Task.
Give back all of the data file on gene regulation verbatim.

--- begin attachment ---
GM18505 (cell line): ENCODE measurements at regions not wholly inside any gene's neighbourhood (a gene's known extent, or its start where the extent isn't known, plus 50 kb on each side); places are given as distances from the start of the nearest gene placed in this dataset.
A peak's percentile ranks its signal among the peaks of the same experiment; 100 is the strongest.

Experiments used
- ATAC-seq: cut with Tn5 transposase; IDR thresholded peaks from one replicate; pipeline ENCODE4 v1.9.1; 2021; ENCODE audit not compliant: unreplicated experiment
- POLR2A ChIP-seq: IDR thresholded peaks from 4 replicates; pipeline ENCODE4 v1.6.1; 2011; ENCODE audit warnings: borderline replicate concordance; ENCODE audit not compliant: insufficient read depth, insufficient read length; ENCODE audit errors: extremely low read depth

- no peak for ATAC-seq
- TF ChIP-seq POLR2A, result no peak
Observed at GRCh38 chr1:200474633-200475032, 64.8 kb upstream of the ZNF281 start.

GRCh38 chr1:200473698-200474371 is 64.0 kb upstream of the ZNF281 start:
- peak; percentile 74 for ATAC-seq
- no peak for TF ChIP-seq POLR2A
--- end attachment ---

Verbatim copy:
GM18505 (cell line): ENCODE measurements at regions not wholly inside any gene's neighbourhood (a gene's known extent, or its start where the extent isn't known, plus 50 kb on each side); places are given as distances from the start of the nearest gene placed in this dataset.
A peak's percentile ranks its signal among the peaks of the same experiment; 100 is the strongest.

Experiments used
- ATAC-seq: cut with Tn5 transposase; IDR thresholded peaks from one replicate; pipeline ENCODE4 v1.9.1; 2021; ENCODE audit not compliant: unreplicated experiment
- POLR2A ChIP-seq: IDR thresholded peaks from 4 replicates; pipeline ENCODE4 v1.6.1; 2011; ENCODE audit warnings: borderline replicate concordance; ENCODE audit not compliant: insufficient read depth, insufficient read length; ENCODE audit errors: extremely low read depth

- no peak for ATAC-seq
- TF ChIP-seq POLR2A, result no peak
Observed at GRCh38 chr1:200474633-200475032, 64.8 kb upstream of the ZNF281 start.

GRCh38 chr1:200473698-200474371 is 64.0 kb upstream of the ZNF281 start:
- peak; percentile 74 for ATAC-seq
- no peak for TF ChIP-seq POLR2A